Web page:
decano

Contents

InterlinguaEdit

NounEdit

decano ‎(plural decanos)

  1. dean

ItalianEdit

Etymology 1Edit

From Late Latin decānus, from Latin decem (“ten”, from the one who was the leader of a group of ten).

NounEdit

decano m ‎(plural decani)

  1. dean (religious)
  2. doyen

Etymology 2Edit

decile +‎ -ano

NounEdit

decano m ‎(plural decani)

  1. (organic chemistry) decane
Related termsEdit

AnagramsEdit


LatinEdit

NounEdit

decānō

  1. dative singular of decānus
  2. ablative singular of decānus

ReferencesEdit

  • decano” in Charlton T. Lewis & Charles Short, A Latin Dictionary, Oxford: Clarendon Press, 1879.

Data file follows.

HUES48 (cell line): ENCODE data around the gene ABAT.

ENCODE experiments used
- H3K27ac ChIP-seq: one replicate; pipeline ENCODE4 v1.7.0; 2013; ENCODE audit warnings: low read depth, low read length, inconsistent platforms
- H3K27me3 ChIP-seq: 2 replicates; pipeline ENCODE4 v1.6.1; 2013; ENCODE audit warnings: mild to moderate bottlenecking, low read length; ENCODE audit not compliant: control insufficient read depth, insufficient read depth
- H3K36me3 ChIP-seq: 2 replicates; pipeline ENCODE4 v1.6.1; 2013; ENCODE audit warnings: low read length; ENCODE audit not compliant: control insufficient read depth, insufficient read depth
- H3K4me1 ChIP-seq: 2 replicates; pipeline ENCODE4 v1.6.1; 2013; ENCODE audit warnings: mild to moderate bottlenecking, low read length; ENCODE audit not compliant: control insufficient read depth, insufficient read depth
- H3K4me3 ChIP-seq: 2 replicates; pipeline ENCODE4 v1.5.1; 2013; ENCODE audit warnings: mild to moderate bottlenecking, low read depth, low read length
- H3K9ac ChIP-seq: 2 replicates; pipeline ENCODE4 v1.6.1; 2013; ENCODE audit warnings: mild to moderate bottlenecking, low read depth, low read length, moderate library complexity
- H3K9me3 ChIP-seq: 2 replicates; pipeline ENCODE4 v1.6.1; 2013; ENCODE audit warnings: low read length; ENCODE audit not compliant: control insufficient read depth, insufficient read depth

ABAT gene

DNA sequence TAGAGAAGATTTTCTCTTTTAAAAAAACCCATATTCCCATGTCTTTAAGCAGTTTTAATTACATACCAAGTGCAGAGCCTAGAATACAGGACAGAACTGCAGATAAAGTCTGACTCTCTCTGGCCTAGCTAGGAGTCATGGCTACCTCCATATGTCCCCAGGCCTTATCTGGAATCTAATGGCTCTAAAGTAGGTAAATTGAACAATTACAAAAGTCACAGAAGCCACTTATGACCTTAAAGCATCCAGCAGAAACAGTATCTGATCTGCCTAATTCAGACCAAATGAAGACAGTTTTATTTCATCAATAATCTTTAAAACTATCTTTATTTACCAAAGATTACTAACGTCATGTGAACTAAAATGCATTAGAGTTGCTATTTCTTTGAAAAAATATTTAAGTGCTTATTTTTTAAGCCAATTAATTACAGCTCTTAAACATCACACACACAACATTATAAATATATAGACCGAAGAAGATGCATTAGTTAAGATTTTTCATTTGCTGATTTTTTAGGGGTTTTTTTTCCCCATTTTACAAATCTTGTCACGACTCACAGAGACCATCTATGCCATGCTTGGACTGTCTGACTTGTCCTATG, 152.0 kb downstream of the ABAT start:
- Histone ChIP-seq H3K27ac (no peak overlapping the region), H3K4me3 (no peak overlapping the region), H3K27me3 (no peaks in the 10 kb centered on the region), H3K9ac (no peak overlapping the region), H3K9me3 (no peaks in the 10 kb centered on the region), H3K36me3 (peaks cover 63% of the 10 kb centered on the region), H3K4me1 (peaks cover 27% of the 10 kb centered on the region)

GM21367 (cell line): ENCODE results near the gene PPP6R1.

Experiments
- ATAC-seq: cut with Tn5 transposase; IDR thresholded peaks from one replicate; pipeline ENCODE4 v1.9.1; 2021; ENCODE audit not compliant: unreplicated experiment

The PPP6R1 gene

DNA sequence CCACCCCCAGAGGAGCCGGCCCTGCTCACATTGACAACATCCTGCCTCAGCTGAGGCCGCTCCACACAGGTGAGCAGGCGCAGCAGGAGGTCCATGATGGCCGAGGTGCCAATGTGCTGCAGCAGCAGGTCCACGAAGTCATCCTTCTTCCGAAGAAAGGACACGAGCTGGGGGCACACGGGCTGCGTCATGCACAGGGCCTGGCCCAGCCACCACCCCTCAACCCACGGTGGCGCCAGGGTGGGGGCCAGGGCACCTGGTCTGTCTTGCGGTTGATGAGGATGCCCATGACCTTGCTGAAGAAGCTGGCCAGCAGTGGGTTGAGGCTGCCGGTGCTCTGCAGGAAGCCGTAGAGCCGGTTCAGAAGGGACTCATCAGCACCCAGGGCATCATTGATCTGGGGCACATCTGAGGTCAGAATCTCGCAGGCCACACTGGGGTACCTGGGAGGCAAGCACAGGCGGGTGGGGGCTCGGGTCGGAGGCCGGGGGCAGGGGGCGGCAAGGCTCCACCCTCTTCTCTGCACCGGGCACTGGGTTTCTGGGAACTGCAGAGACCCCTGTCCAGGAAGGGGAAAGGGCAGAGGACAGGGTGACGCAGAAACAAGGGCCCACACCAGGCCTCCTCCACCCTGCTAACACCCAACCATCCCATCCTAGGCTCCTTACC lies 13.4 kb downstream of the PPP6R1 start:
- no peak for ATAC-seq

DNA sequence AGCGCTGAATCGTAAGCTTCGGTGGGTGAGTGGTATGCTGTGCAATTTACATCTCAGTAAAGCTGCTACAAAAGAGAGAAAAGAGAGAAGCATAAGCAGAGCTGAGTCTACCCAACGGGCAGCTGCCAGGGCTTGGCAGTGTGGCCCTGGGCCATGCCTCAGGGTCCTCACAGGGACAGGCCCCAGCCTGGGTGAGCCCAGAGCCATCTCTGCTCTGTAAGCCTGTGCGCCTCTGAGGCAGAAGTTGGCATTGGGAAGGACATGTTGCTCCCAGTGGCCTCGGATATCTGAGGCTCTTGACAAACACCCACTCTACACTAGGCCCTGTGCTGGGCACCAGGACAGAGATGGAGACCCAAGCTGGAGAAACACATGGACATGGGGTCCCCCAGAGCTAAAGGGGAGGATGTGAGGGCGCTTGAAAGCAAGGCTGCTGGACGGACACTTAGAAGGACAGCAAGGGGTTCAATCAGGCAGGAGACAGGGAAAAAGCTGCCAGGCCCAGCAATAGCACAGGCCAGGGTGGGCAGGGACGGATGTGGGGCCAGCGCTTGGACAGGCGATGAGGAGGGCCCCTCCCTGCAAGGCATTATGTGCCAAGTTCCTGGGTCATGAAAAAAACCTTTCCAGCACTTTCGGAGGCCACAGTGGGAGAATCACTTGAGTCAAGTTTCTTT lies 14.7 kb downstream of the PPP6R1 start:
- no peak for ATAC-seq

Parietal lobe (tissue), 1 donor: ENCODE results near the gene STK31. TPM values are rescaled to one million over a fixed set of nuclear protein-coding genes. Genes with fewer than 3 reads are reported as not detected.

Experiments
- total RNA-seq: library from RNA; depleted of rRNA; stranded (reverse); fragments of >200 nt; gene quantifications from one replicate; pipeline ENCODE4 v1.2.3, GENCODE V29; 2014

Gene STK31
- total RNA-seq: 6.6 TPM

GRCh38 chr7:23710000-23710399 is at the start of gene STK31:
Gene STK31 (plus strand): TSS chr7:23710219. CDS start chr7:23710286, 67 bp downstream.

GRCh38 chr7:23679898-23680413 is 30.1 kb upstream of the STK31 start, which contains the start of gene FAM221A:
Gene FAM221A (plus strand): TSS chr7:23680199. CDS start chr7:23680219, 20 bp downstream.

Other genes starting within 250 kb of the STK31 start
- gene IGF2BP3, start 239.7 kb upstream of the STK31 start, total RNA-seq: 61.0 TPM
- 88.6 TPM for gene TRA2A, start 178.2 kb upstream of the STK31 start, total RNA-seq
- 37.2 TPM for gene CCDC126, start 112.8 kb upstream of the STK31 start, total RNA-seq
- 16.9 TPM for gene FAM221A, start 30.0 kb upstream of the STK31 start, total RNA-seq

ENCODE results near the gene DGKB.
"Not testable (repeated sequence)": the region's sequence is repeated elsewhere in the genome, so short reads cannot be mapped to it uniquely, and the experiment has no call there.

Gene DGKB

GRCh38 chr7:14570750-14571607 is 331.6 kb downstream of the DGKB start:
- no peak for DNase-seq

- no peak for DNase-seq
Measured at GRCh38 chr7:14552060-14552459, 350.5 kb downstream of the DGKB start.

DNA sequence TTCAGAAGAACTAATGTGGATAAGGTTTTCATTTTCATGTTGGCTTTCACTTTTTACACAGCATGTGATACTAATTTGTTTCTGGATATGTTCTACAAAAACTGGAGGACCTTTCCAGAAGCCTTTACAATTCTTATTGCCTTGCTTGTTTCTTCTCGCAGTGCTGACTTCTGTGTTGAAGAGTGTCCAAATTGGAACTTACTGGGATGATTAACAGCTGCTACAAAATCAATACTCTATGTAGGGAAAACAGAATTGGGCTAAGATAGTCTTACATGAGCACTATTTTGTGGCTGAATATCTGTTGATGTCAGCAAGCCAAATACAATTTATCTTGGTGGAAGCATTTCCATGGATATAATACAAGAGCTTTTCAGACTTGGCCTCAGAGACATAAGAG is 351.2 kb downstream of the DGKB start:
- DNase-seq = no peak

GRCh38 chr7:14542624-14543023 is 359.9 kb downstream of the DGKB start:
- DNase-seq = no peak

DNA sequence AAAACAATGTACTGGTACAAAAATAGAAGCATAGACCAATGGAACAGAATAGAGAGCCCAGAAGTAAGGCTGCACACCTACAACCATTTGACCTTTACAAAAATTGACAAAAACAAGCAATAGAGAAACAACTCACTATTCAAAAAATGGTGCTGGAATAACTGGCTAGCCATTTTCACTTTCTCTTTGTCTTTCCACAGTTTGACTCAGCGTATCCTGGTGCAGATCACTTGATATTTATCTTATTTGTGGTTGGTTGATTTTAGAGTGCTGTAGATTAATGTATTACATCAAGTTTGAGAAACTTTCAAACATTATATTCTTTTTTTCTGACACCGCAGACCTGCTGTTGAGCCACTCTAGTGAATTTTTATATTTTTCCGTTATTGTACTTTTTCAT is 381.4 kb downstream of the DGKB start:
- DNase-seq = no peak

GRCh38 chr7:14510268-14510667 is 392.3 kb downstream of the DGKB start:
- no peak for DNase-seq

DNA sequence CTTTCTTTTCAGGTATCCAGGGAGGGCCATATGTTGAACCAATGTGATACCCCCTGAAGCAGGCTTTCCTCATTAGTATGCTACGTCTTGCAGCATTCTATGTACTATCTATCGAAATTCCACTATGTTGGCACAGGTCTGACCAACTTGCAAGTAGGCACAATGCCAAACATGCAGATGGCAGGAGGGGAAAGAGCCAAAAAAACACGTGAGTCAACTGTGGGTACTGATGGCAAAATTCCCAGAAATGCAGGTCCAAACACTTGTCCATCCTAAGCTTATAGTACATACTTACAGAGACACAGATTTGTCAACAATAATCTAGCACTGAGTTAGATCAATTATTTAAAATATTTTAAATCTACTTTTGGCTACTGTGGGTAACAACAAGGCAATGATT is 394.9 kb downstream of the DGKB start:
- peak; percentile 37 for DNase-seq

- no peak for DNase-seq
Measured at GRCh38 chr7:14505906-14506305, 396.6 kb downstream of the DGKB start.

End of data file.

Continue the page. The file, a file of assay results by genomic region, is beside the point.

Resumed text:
• decano” in Félix Gaffiot (1934), Dictionnaire Illustré Latin-Français, Paris: Hachette.
  • decano” in Ramminger, Johann (accessed 16 July 2016) Neulateinische Wortliste: Ein Wörterbuch des Lateinischen von Petrarca bis 1700[1], pre-publication website, 2005-2016

PortugueseEdit

Etymology 1Edit

NounEdit

decano m (plural decanos)

  1. (ecclesiastical) dean (church dignitary)
SynonymsEdit

Etymology 2Edit

NounEdit

decano m (plural decanos)

  1. (organic chemistry) decane (aliphatic hydrocarbon isomer having the chemical formula C10H22)

SpanishEdit

EtymologyEdit

From Latin decānus. See also deán.

NounEdit

decano m ‎(plural decanos, feminine decana)

  1. senior, eldest person
  2. (organic chemistry) decane
Read in another language